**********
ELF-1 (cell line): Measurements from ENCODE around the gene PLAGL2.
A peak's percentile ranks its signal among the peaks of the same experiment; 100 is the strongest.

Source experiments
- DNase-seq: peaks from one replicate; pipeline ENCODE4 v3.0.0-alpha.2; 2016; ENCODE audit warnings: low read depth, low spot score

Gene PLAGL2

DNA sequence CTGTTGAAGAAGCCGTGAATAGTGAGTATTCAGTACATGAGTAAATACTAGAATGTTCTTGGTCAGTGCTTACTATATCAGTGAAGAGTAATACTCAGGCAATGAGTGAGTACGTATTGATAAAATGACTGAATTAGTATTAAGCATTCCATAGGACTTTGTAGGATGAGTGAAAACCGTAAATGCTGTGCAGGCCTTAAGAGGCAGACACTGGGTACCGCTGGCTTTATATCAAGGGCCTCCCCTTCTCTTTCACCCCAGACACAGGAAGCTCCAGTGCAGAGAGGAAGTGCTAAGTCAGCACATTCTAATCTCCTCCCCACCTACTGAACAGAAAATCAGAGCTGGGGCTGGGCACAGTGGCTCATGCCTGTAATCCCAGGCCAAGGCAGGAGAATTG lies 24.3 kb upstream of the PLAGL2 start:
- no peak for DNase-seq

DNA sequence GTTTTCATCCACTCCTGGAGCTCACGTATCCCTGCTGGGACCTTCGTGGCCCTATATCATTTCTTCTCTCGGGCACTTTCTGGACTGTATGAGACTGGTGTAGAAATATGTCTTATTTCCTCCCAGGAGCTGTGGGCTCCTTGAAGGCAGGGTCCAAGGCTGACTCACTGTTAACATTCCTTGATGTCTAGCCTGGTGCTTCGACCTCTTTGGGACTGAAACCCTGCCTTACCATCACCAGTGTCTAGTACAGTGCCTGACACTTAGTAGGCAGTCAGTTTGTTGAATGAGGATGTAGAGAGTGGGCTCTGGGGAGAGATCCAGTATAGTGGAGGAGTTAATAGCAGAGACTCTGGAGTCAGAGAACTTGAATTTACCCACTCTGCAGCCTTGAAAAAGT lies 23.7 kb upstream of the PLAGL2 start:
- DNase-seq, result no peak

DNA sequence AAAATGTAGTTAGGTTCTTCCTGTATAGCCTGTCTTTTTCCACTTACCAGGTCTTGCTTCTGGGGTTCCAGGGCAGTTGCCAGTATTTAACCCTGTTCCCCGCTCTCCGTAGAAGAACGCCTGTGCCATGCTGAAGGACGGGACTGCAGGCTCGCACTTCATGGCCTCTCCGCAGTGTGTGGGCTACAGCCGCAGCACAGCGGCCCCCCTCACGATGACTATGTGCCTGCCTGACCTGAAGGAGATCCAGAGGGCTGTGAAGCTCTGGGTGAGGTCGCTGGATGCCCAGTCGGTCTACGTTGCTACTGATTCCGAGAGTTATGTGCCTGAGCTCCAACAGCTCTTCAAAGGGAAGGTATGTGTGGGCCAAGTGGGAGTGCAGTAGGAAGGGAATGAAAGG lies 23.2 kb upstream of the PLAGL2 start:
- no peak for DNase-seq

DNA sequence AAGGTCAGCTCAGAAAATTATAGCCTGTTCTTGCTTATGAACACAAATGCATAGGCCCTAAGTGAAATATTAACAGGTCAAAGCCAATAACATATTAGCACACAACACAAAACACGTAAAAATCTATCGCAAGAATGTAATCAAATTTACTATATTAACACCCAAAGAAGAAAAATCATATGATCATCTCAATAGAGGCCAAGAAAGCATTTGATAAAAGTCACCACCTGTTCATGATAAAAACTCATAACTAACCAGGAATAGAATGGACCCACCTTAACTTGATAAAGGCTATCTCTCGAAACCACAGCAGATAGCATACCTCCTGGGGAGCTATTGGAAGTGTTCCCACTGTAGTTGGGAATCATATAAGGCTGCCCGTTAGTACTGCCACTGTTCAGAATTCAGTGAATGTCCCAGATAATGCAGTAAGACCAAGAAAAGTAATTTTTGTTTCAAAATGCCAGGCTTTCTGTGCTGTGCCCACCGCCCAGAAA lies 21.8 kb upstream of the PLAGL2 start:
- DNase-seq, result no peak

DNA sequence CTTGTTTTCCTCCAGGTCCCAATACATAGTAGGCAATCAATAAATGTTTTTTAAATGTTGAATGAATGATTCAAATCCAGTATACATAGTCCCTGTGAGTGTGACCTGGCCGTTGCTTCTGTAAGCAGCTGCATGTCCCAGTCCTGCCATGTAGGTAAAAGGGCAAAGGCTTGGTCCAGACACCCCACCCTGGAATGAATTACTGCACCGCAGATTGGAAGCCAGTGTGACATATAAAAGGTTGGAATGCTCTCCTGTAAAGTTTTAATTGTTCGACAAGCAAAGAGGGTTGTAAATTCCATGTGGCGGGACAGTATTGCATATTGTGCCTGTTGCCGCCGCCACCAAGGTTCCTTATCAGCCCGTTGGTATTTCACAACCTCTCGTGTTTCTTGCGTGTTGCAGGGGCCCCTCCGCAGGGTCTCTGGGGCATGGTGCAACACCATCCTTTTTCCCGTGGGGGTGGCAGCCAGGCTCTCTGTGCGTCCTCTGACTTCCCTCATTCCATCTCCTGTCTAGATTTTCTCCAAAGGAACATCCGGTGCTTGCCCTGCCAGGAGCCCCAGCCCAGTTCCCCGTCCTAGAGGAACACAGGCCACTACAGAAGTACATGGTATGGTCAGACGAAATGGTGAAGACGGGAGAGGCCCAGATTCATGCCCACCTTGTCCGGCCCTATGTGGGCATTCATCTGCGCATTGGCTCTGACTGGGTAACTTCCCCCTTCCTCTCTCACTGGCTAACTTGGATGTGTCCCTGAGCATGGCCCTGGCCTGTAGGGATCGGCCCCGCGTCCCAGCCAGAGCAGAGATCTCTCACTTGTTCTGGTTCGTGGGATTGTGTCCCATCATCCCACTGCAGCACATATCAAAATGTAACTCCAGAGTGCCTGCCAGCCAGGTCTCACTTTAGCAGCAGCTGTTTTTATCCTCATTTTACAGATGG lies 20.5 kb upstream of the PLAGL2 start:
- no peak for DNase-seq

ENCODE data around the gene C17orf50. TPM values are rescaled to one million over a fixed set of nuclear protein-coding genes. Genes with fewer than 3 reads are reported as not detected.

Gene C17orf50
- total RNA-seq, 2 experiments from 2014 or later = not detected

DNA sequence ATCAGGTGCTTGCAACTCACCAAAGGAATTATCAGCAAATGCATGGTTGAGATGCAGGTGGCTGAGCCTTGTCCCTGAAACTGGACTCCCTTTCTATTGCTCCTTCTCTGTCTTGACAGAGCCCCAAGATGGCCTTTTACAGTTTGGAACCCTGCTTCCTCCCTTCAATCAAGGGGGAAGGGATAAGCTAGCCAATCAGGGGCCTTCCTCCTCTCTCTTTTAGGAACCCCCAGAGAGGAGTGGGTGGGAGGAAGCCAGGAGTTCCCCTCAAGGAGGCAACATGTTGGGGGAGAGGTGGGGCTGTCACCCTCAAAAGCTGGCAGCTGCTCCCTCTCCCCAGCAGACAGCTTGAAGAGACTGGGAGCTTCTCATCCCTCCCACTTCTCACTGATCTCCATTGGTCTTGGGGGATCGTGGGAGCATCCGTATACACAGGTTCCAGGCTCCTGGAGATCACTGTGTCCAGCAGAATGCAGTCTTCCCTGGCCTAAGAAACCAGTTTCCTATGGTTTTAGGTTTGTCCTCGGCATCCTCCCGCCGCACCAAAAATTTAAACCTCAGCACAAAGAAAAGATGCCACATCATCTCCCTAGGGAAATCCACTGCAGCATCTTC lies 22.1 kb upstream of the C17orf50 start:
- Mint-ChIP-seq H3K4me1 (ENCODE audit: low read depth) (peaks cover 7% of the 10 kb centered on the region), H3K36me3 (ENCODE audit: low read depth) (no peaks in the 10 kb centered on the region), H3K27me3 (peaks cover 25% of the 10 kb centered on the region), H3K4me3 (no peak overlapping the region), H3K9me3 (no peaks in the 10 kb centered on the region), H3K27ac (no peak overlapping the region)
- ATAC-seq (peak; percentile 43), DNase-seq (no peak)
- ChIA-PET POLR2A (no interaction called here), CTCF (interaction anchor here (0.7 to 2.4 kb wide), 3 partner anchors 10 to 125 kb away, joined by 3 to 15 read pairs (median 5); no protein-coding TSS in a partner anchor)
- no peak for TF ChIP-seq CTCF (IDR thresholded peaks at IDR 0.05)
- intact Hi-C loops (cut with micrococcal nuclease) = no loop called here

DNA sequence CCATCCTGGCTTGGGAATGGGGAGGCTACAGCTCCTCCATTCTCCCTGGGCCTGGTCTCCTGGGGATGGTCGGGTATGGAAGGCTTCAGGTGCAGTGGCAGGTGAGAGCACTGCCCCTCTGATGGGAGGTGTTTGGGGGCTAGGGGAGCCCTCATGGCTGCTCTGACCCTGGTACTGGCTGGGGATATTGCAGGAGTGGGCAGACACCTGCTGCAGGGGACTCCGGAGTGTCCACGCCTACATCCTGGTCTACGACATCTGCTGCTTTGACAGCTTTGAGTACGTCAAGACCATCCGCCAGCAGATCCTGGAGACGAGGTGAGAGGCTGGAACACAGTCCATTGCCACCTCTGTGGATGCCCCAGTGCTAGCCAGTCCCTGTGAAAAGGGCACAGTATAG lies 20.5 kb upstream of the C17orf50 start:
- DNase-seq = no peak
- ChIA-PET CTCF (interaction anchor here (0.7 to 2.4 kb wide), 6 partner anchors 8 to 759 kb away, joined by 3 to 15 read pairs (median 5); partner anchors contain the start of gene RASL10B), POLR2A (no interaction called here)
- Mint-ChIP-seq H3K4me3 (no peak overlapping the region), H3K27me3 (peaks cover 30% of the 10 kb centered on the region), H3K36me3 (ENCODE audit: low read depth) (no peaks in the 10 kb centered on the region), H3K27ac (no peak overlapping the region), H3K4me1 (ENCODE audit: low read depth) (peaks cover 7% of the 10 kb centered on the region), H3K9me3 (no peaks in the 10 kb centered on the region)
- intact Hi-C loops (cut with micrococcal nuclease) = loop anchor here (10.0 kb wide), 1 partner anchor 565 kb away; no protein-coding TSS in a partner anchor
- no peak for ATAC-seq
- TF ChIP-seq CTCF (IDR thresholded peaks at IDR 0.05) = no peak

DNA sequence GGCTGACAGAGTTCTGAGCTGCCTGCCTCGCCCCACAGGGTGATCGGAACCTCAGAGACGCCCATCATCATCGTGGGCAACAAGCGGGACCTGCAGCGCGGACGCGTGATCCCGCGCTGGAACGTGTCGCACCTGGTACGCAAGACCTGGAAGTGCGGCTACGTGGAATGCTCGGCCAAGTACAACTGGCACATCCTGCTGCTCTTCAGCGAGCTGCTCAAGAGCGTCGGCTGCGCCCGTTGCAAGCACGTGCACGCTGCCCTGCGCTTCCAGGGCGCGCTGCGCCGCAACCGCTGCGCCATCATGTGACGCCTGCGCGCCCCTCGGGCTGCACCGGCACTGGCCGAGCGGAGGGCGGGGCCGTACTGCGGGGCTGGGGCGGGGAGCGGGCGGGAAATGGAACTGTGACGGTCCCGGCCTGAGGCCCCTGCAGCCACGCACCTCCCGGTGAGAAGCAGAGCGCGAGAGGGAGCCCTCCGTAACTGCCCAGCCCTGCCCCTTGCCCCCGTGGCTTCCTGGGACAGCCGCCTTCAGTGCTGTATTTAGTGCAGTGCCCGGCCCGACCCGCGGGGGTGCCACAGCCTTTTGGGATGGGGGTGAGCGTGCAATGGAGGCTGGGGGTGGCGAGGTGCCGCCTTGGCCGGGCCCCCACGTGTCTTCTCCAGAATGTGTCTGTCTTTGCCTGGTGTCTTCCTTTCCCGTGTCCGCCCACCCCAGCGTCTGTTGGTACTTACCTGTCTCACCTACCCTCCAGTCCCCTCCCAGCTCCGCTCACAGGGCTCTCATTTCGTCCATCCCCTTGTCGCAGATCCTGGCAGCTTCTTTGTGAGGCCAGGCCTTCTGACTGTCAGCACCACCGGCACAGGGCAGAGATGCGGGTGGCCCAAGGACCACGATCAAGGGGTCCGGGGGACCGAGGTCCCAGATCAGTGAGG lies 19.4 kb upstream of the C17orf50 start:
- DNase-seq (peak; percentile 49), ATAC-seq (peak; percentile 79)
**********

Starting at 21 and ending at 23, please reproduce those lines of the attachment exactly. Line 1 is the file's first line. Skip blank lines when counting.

- ATAC-seq (peak; percentile 43), DNase-seq (no peak)
- ChIA-PET POLR2A (no interaction called here), CTCF (interaction anchor here (0.7 to 2.4 kb wide), 3 partner anchors 10 to 125 kb away, joined by 3 to 15 read pairs (median 5); no protein-coding TSS in a partner anchor)
- no peak for TF ChIP-seq CTCF (IDR thresholded peaks at IDR 0.05)